Another house was erected in reaction to the first. Its inhabitants behave exactly as non-scientists do, motivated by the same social and psychological forces. Experiments are good when they get a result everyone accepts. What’s found in the room is not universal but local – arising from what’s happening in that room. Obtaining consensus about a result is a matter of swapping interests, like the work of diplomats. This home, built by “social constructivists”, has real people inside but no real nature.
My characterization is simplified, and each model house has undergone modifications. Still, it’s a good first approximation. The model houses might be different, but they have in common that they seek to give an abstract, formalized representation of the scientific process from the perspective of someone outside the territory. They differ in what they include and omit. The first, to oversimplify, gets rid of human beings, who disrupt the rationality inside the house. The second gets rid of nature, which would resist, define and frustrate the negotiations.
Each house has a different set of black elephants, common and easily recognizable features of the scientific life that it would be impolitic to discuss. In the first house, one black elephant is the example I mentioned – shutdown ceremonies at machines that are integral to the lives and work of communities of scientists. In the second house, however, a shutdown ceremony is not a black elephant; such events might be read, for instance, as deliberate attempts to consolidate and reinforce a community in preparation for a political drive to request a new facility.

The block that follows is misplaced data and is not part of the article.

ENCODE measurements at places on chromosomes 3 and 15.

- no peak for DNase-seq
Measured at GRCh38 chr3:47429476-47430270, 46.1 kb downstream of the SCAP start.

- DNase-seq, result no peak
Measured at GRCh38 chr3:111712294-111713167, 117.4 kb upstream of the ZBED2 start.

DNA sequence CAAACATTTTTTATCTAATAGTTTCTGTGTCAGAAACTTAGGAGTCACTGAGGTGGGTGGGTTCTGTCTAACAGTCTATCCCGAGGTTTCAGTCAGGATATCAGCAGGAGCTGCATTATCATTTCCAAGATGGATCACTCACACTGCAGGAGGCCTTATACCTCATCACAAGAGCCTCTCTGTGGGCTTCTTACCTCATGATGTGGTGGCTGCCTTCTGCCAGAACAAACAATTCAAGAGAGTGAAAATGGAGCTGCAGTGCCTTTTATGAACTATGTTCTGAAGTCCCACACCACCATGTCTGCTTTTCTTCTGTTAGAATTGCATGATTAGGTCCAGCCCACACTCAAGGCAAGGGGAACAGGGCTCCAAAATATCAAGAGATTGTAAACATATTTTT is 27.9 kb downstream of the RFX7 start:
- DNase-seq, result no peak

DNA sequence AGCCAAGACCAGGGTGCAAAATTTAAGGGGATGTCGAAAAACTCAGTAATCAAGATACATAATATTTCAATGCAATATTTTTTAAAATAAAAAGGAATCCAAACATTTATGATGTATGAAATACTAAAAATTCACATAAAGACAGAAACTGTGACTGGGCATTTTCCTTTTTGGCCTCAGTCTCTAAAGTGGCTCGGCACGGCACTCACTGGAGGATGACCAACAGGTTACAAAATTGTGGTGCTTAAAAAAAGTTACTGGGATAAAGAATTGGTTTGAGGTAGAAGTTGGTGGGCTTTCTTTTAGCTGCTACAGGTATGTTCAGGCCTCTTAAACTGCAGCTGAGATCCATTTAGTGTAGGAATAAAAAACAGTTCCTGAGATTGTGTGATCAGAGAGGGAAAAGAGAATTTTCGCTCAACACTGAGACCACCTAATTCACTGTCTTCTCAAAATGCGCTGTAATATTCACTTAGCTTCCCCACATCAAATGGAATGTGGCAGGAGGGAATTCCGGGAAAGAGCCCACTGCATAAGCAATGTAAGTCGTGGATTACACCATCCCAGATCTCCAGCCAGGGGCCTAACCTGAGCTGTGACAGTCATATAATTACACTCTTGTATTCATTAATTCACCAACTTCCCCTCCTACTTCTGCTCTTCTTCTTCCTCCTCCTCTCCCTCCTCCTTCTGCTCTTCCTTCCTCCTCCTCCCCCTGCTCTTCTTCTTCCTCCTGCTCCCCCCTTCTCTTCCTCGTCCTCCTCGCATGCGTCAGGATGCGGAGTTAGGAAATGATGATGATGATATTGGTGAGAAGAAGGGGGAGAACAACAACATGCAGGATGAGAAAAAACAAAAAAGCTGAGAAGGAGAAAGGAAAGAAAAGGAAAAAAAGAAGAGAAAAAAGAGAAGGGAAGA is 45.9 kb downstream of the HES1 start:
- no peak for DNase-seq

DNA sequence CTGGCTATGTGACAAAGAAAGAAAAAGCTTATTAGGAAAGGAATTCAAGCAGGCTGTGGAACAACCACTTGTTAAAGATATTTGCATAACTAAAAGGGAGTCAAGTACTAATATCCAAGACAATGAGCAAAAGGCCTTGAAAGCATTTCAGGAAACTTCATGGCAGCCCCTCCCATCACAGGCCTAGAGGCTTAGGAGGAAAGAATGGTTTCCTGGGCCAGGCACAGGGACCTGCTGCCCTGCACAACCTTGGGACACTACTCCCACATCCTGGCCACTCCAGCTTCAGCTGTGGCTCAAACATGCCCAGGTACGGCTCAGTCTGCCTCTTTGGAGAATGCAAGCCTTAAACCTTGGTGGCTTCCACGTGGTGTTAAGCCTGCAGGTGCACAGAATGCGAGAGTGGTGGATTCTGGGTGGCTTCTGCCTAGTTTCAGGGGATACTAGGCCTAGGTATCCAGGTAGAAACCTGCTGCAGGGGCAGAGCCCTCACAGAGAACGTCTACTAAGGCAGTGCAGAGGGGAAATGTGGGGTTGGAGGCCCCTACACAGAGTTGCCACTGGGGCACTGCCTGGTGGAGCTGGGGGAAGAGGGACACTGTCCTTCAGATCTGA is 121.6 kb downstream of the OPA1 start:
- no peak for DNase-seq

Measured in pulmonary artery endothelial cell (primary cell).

The cost of house-building is illustrated by recent silly debates about whether string theory can truly be considered science if it has no testable predictions. String theory doesn’t fit into the first model house. But the scandal here is not about the flawed character of string theory as science, but about the flawed architecture of the first house. The scandal should even cause us to examine our fascination for house-building.
The critical point
“We learn how to do science,” Steven Weinberg writes in his new book To Explain the World, “not by making rules about how to do science, but from the experience of doing science, driven by desire for the pleasure we get when our methods succeed in explaining something.”
Science is a way of making sense of the world and has gone on for centuries. It has continually accreted knowledge during that time and is always being extended further, but – as Weinberg says – not in a form that can be reduced to rules or negotiating interests. If you are trying to describe science – rather than just do it – you have to beware of your assumptions, including why you are looking at it and what you are hoping to find; you also have to be ready to revise them when necessary.
So in describing how science works we shouldn’t aim at building permanent houses. Instead, we should create temporary tents that let us watch science in action – ready to be taken down and moved. That way we can appreciate the elephants, rather than paint them black.